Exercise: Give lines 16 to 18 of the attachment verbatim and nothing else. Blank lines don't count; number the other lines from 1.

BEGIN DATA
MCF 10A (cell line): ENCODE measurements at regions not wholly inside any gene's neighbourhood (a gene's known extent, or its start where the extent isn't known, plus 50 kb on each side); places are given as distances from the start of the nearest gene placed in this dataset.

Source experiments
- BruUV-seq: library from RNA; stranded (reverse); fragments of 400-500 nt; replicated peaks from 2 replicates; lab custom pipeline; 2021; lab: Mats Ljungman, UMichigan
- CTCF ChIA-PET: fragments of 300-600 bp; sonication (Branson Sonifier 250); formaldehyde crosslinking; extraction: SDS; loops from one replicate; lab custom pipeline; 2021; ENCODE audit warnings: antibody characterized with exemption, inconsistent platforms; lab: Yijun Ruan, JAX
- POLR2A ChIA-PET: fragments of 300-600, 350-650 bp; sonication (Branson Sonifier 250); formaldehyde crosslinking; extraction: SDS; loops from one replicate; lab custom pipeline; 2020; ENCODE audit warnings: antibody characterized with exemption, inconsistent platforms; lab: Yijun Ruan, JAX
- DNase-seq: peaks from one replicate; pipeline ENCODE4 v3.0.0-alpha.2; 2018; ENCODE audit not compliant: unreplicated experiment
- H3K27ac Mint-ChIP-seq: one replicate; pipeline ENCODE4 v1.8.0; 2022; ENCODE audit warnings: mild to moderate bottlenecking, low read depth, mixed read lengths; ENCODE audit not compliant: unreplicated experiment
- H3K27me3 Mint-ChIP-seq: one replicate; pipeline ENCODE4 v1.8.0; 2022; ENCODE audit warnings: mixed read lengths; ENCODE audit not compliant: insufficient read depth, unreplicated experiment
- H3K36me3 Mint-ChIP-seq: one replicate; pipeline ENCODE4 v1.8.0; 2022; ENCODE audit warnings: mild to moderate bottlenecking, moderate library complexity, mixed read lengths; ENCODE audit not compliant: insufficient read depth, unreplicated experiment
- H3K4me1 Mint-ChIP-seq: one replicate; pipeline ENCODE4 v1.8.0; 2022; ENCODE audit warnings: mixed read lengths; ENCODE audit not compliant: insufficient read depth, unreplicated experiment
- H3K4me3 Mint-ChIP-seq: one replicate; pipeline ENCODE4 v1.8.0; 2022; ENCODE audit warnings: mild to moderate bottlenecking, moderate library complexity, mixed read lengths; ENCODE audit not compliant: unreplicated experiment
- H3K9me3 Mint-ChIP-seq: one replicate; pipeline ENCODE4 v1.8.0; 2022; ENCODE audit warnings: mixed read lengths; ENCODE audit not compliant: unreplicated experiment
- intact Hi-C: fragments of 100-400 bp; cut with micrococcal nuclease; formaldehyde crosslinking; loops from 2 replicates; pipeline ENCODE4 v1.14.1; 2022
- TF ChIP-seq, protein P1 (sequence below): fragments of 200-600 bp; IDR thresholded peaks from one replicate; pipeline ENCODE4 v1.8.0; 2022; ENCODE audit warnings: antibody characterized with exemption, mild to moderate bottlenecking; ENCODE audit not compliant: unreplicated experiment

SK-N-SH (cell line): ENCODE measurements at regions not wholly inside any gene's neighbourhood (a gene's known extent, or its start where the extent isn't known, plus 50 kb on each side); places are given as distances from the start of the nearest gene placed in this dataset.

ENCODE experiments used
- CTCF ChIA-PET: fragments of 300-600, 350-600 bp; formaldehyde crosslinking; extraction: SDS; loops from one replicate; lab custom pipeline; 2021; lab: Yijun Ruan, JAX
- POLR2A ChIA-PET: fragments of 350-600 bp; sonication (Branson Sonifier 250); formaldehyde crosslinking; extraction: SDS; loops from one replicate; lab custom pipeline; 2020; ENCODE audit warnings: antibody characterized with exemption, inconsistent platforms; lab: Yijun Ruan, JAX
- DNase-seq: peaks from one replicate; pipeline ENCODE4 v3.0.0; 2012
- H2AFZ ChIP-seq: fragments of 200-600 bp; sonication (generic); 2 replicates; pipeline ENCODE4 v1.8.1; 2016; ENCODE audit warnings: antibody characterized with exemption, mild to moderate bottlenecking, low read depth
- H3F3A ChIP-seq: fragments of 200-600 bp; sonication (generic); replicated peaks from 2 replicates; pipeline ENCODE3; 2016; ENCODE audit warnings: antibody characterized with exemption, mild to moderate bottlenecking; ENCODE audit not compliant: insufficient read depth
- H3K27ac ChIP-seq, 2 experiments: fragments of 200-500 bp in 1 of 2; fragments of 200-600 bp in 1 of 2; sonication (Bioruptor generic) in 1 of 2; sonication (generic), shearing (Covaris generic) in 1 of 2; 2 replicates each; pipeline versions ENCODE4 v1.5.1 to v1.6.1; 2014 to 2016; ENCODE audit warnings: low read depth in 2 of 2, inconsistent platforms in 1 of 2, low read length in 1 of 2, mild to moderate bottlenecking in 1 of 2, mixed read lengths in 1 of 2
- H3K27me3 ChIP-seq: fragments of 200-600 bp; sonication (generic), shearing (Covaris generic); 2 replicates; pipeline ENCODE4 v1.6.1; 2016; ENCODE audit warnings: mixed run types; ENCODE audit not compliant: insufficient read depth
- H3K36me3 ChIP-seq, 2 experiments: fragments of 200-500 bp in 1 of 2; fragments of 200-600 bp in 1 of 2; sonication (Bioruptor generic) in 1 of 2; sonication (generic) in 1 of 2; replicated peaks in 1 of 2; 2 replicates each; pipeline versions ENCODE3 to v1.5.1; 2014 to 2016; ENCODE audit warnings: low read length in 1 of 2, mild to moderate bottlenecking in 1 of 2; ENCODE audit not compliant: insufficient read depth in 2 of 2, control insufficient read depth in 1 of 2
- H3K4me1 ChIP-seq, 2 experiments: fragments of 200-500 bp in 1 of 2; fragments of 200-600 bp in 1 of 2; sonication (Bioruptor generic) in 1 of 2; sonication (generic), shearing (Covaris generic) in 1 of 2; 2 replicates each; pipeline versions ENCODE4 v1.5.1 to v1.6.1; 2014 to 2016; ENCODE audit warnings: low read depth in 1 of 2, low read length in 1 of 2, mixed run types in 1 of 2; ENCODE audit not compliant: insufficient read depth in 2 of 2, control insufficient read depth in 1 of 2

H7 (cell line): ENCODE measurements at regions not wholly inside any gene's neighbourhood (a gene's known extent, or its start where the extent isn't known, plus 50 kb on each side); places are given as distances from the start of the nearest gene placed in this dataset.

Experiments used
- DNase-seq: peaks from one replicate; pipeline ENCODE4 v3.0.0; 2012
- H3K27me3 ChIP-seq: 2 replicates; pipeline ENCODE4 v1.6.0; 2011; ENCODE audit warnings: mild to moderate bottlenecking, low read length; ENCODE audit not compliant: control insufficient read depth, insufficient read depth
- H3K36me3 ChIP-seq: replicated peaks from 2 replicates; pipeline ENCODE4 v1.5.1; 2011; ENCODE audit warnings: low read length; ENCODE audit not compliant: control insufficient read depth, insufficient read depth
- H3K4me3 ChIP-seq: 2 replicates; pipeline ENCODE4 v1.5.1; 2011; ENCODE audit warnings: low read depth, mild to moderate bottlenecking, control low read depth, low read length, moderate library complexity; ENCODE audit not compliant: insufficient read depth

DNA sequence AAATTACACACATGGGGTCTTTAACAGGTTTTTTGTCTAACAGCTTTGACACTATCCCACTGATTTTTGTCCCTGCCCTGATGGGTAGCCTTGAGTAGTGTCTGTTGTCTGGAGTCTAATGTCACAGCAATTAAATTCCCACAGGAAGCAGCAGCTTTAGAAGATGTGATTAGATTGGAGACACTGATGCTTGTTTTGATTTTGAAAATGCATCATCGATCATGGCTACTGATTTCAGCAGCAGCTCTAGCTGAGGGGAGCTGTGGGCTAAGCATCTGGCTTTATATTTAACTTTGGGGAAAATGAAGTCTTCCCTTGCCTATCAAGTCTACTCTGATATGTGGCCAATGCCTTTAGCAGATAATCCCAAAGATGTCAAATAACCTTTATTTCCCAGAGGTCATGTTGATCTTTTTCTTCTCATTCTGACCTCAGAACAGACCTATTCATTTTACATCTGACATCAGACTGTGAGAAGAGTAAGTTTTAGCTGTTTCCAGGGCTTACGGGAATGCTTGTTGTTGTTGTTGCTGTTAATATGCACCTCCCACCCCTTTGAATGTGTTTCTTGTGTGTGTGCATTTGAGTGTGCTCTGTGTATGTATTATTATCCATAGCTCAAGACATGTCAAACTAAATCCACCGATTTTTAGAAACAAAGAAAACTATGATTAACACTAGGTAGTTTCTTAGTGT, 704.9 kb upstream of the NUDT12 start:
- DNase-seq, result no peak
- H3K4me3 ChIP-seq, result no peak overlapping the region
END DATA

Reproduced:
ENCODE experiments used
- CTCF ChIA-PET: fragments of 300-600, 350-600 bp; formaldehyde crosslinking; extraction: SDS; loops from one replicate; lab custom pipeline; 2021; lab: Yijun Ruan, JAX
- POLR2A ChIA-PET: fragments of 350-600 bp; sonication (Branson Sonifier 250); formaldehyde crosslinking; extraction: SDS; loops from one replicate; lab custom pipeline; 2020; ENCODE audit warnings: antibody characterized with exemption, inconsistent platforms; lab: Yijun Ruan, JAX